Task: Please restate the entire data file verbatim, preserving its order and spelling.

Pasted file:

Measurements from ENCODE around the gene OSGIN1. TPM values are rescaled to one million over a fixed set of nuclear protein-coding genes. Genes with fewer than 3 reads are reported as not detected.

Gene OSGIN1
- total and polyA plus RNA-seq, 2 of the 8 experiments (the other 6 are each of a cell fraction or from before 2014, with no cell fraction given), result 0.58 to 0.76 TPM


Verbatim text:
Measurements from ENCODE around the gene OSGIN1. TPM values are rescaled to one million over a fixed set of nuclear protein-coding genes. Genes with fewer than 3 reads are reported as not detected.

Gene OSGIN1
- total and polyA plus RNA-seq, 2 of the 8 experiments (the other 6 are each of a cell fraction or from before 2014, with no cell fraction given), result 0.58 to 0.76 TPM